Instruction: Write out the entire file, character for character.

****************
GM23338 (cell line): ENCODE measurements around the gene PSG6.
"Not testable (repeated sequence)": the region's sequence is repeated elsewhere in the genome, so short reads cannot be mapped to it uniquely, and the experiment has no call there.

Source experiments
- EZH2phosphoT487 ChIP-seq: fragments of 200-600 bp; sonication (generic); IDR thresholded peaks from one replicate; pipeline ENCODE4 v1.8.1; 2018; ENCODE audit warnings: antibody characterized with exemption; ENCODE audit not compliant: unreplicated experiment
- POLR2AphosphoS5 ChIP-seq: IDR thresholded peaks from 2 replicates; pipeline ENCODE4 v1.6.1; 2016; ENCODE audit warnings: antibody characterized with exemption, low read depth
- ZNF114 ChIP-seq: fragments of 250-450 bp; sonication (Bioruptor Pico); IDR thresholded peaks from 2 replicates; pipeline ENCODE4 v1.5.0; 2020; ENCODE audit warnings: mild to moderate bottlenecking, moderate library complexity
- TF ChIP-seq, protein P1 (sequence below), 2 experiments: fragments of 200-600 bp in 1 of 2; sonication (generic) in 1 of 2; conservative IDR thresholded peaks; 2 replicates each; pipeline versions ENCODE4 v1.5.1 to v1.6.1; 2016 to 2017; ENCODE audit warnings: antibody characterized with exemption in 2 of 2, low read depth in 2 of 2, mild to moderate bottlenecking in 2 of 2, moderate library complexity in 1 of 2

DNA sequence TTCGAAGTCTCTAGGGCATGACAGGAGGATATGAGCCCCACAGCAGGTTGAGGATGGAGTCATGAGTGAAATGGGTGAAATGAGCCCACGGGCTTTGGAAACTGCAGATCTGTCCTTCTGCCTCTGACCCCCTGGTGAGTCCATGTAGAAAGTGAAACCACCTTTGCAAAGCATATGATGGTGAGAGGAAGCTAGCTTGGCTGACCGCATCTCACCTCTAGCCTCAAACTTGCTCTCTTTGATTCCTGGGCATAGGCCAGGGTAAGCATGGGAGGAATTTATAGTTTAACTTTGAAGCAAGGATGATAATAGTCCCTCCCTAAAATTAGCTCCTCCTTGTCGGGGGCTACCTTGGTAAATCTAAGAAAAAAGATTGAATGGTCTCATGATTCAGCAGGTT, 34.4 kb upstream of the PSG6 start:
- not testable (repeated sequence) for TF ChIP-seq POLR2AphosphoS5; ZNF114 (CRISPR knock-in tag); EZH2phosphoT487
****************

GM23338 (cell line): ENCODE measurements around the gene PSG6.
"Not testable (repeated sequence)": the region's sequence is repeated elsewhere in the genome, so short reads cannot be mapped to it uniquely, and the experiment has no call there.

Source experiments
- EZH2phosphoT487 ChIP-seq: fragments of 200-600 bp; sonication (generic); IDR thresholded peaks from one replicate; pipeline ENCODE4 v1.8.1; 2018; ENCODE audit warnings: antibody characterized with exemption; ENCODE audit not compliant: unreplicated experiment
- POLR2AphosphoS5 ChIP-seq: IDR thresholded peaks from 2 replicates; pipeline ENCODE4 v1.6.1; 2016; ENCODE audit warnings: antibody characterized with exemption, low read depth
- ZNF114 ChIP-seq: fragments of 250-450 bp; sonication (Bioruptor Pico); IDR thresholded peaks from 2 replicates; pipeline ENCODE4 v1.5.0; 2020; ENCODE audit warnings: mild to moderate bottlenecking, moderate library complexity
- TF ChIP-seq, protein P1 (sequence below), 2 experiments: fragments of 200-600 bp in 1 of 2; sonication (generic) in 1 of 2; conservative IDR thresholded peaks; 2 replicates each; pipeline versions ENCODE4 v1.5.1 to v1.6.1; 2016 to 2017; ENCODE audit warnings: antibody characterized with exemption in 2 of 2, low read depth in 2 of 2, mild to moderate bottlenecking in 2 of 2, moderate library complexity in 1 of 2

DNA sequence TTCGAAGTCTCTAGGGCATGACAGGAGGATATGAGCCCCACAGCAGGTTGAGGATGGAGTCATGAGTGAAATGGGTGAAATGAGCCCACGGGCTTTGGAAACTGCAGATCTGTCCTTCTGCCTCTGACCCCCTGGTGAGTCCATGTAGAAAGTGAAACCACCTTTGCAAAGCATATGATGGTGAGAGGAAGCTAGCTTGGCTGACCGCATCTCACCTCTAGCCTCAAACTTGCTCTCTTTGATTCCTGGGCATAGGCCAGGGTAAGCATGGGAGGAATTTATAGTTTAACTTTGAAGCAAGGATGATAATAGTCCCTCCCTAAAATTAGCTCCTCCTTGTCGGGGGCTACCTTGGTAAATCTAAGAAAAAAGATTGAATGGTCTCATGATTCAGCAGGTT, 34.4 kb upstream of the PSG6 start:
- not testable (repeated sequence) for TF ChIP-seq POLR2AphosphoS5; ZNF114 (CRISPR knock-in tag); EZH2phosphoT487